Trend Following Strategies in Today’s Markets

The strategies of trend following have come into focus in recent times for their lackluster performance. Whenever there is a mention of trend following, Commodity Trading Advisers or CTA  comes to mind. Due to this, the performance of CTA funds have been under the scanner as well. 

It is pertinent to move a quick eye over the performance of the CTA funds compared to orthodox broad asset classes like Broad Commodities, Global Equities and Global Bonds. Three different indices will be used as a proxy valid for the trend following strategies and also the performance of CTA funds. The indices are Barclay US Managed Futures Industry BTOP 50, Barclay Trader Indexes CTA and Newsedge Trend Index.

Barclay US Managed Futures Industry BTOP 50

This index looks to replicate the overall composition of managed futures industry in the light of empirical market exposure and style of trading. A top-down style is employed by BTop 50 when it chooses its constituents. Among the programs, only the biggest investable trading adviser, as computed by the assets under management, are chosen for inclusion. In every calendar year, chosen trading advisor programs correspond not less than 50 percent of investable assets of Barclay CTA Universe. This Index started in January 1990. The starting value was 1,000.

Barclay Trader Indexes CTA

This Barclay CTA Index offers a benchmark concerning the representative performance when it comes  to the commodity trading advisers. To qualify for Index inclusion, a CTA should have a performance history of a minimum of four years. When an Index included CTA brings an extra program, this extra program gets added to the Index post its second year. For restricting the potential upward bias, CTA’s with a minimum performance history of four years are included in the Index. Performance history starts in the fifth year, and four years of prior performance are ignored. In 1999, about 319 programs of the CTA were included in calculating Barclay CTA Index. This Index is rebalanced at the start of every year and is unweighted.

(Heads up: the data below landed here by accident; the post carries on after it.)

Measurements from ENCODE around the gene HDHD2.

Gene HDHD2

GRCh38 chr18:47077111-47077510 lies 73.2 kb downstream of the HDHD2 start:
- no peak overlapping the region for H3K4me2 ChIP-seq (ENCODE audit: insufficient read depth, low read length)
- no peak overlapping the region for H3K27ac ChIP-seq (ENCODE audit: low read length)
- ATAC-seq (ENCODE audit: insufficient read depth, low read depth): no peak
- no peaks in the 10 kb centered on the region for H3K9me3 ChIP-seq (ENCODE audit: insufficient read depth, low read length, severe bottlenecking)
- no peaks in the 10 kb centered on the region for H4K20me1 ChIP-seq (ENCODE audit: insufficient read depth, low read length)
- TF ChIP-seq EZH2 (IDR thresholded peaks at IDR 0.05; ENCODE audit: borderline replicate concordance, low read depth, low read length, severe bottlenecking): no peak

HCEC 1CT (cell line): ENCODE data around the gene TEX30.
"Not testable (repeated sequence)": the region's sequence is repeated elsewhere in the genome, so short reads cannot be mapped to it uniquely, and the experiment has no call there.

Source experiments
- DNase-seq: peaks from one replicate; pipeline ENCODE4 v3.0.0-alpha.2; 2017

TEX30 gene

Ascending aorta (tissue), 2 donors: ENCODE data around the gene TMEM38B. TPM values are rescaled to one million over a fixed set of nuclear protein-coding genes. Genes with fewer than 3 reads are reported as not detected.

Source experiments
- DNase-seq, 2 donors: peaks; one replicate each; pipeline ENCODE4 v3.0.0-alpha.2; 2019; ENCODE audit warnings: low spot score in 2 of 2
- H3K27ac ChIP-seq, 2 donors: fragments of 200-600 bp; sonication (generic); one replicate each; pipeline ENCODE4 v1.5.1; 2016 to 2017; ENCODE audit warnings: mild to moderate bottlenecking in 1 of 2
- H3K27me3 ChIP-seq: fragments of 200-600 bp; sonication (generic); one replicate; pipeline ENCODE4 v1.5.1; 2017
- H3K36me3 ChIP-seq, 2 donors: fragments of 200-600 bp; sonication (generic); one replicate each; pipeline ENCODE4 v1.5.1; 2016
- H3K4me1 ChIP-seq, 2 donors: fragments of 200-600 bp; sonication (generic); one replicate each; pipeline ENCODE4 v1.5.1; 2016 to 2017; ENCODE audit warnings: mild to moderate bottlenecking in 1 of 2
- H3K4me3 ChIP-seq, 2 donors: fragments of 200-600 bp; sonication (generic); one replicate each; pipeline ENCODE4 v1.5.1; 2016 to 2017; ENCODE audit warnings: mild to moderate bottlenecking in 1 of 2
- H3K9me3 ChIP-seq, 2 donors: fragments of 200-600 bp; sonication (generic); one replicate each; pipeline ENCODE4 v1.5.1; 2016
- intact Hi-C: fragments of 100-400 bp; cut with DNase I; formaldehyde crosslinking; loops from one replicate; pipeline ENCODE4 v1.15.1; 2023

Newedge Trend Index Review

This equally weighted index calculates the rate of return on a daily basis. This is done from a collection of trend following centric CTAs. This index undergoes a rebalance every year. It is to be kept in mind that CTA funds use a number of strategies – including pattern recognition, arbitrage, fundamental, technical, counter-trend, momentum and trend following. The strategies of trend following have been historically an important strategy within the CTA funds.

Comparing orthodox asset classes with CTA funds performance

When observed over longer terms, the performance of the CTA funds are less volatile when compared to Broad Commodities and Global Equities and comparable to the Global Bonds. The performance of the Global Bonds are represented by Citigroup Broad Investment Grade Bond Index. This index comprises of Credit Bonds and Investment Grade Rates. The duration of this index is approximately five years with “AA” as the average rating when it comes to credit quality. It is clear that Citigroup Broad Investment Grade Bond Index is classified as a safe asset class. The performance parameters of CTA funds seem nearer to Citigroup BIG Bind Index characteristics compared to Broad Commodities or Global Equities.

Orthodox asset classes and three years of rolling returns in the light of the CTA funds’ performance

The CTA funds have been successful in delivering positive rolling returns for three years while Broad Commodities and Global Equities were very volatile. More specifically, Global Equities have delivered negative 20 percent three year returns during 2003 and 2009.

Monthly correlation of orthodox asset classes and CTA funds for 10 year duration

When observed over longer periods, the CTA trend following strategies and funds offer return and risk characteristics which is different from orthodox asset classes, specifically Broad Commodities and Global Equities. There is also the further diversification of orthodox asset classes portfolio.

Trend Following Strategies exhibit naturally long volatile strategies and tend to do well with the expansion of volatility. Conversely, they lose appeal in times of low volatility with small losses happening frequently. A few policy makers of the Federal Reserve are concerned that investors are getting too complacent concerning risks and economic outlook.

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